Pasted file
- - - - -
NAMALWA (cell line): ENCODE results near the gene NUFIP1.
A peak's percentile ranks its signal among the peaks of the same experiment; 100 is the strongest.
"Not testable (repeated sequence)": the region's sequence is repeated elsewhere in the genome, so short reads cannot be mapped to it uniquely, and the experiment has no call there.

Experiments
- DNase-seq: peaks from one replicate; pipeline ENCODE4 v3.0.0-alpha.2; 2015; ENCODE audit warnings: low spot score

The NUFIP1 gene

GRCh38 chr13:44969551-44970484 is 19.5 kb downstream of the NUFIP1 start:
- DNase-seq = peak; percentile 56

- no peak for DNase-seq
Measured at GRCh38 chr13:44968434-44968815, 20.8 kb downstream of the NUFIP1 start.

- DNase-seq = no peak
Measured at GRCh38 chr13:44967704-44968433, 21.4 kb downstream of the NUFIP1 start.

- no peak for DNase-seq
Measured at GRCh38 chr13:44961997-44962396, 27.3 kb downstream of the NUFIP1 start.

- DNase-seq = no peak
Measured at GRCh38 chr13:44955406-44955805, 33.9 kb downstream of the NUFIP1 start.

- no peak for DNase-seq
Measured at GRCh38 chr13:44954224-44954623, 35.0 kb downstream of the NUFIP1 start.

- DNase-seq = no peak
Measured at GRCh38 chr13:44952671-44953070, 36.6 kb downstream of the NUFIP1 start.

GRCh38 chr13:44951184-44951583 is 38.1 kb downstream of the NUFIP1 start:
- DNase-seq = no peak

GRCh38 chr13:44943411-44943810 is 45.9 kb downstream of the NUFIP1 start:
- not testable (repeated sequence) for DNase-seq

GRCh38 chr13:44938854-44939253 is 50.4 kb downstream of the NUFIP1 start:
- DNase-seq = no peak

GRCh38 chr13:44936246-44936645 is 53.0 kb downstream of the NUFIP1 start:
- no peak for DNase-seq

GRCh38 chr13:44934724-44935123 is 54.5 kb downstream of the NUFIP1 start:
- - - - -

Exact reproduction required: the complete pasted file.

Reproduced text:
NAMALWA (cell line): ENCODE results near the gene NUFIP1.
A peak's percentile ranks its signal among the peaks of the same experiment; 100 is the strongest.
"Not testable (repeated sequence)": the region's sequence is repeated elsewhere in the genome, so short reads cannot be mapped to it uniquely, and the experiment has no call there.

Experiments
- DNase-seq: peaks from one replicate; pipeline ENCODE4 v3.0.0-alpha.2; 2015; ENCODE audit warnings: low spot score

The NUFIP1 gene

GRCh38 chr13:44969551-44970484 is 19.5 kb downstream of the NUFIP1 start:
- DNase-seq = peak; percentile 56

- no peak for DNase-seq
Measured at GRCh38 chr13:44968434-44968815, 20.8 kb downstream of the NUFIP1 start.

- DNase-seq = no peak
Measured at GRCh38 chr13:44967704-44968433, 21.4 kb downstream of the NUFIP1 start.

- no peak for DNase-seq
Measured at GRCh38 chr13:44961997-44962396, 27.3 kb downstream of the NUFIP1 start.

- DNase-seq = no peak
Measured at GRCh38 chr13:44955406-44955805, 33.9 kb downstream of the NUFIP1 start.

- no peak for DNase-seq
Measured at GRCh38 chr13:44954224-44954623, 35.0 kb downstream of the NUFIP1 start.

- DNase-seq = no peak
Measured at GRCh38 chr13:44952671-44953070, 36.6 kb downstream of the NUFIP1 start.

GRCh38 chr13:44951184-44951583 is 38.1 kb downstream of the NUFIP1 start:
- DNase-seq = no peak

GRCh38 chr13:44943411-44943810 is 45.9 kb downstream of the NUFIP1 start:
- not testable (repeated sequence) for DNase-seq

GRCh38 chr13:44938854-44939253 is 50.4 kb downstream of the NUFIP1 start:
- DNase-seq = no peak

GRCh38 chr13:44936246-44936645 is 53.0 kb downstream of the NUFIP1 start:
- no peak for DNase-seq

GRCh38 chr13:44934724-44935123 is 54.5 kb downstream of the NUFIP1 start: